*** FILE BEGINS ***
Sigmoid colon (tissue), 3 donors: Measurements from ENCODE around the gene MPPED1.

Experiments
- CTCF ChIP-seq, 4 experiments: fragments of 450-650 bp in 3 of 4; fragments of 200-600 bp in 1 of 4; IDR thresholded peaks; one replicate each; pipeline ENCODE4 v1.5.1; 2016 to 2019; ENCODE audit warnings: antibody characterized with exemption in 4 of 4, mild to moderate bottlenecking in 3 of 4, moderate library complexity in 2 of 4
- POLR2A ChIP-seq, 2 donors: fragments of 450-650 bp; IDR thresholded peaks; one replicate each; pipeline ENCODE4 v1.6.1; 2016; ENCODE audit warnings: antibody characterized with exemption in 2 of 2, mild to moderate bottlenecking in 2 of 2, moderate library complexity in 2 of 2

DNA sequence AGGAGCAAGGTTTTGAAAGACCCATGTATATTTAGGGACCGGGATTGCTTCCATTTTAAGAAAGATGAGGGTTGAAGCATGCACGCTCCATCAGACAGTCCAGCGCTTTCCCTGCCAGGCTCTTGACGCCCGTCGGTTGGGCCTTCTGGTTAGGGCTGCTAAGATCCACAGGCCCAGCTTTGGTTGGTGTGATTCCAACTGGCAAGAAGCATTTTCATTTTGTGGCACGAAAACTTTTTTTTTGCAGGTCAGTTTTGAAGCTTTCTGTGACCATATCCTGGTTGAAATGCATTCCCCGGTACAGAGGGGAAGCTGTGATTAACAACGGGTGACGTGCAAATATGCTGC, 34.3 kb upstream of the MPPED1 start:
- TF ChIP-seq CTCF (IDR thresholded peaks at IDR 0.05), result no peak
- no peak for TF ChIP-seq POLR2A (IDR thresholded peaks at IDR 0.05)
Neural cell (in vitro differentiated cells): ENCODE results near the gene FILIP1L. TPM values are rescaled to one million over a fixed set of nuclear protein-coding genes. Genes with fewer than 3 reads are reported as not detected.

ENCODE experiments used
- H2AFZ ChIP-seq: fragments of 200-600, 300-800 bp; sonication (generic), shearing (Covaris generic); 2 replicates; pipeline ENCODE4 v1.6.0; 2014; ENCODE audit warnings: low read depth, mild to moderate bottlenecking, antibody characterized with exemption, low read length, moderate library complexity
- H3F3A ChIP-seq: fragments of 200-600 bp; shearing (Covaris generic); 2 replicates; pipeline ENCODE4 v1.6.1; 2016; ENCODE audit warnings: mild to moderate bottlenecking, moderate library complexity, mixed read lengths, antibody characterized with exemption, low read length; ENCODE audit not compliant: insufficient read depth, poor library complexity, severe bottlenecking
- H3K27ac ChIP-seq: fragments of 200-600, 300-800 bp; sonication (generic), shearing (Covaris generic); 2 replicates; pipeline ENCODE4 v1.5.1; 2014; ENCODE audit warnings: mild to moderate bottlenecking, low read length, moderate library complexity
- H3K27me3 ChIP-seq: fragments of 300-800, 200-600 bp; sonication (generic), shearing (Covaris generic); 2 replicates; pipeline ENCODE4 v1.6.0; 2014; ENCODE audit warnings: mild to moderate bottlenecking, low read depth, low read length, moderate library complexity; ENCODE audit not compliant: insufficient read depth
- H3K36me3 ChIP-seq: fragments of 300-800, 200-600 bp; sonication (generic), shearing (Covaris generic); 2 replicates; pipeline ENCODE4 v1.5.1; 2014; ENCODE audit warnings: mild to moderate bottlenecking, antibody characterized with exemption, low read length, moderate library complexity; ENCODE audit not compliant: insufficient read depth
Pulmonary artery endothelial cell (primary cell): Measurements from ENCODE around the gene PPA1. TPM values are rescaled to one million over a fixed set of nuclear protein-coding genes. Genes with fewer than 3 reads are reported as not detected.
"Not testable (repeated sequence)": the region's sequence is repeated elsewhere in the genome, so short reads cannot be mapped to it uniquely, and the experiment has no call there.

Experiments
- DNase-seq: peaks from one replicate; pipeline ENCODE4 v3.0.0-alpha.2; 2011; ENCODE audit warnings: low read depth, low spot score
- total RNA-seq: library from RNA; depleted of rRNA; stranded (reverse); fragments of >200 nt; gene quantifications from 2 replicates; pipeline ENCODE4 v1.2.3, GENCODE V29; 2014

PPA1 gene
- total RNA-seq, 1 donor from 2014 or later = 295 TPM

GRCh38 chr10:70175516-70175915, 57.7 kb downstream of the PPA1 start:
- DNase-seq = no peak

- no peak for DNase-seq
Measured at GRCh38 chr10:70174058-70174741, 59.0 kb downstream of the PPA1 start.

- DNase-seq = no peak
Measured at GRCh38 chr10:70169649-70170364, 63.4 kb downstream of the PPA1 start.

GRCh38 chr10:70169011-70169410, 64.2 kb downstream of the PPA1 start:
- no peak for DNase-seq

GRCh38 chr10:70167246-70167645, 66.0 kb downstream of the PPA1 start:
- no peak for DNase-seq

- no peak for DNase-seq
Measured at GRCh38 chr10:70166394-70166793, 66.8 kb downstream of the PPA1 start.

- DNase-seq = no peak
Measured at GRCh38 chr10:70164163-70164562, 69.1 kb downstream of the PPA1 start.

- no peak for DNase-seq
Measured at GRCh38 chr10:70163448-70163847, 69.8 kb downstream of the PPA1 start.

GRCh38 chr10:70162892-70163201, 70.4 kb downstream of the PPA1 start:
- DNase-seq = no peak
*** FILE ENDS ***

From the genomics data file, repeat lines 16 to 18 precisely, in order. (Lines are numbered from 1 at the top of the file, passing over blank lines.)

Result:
"Not testable (repeated sequence)": the region's sequence is repeated elsewhere in the genome, so short reads cannot be mapped to it uniquely, and the experiment has no call there.

Experiments
- DNase-seq: peaks from one replicate; pipeline ENCODE4 v3.0.0-alpha.2; 2011; ENCODE audit warnings: low read depth, low spot score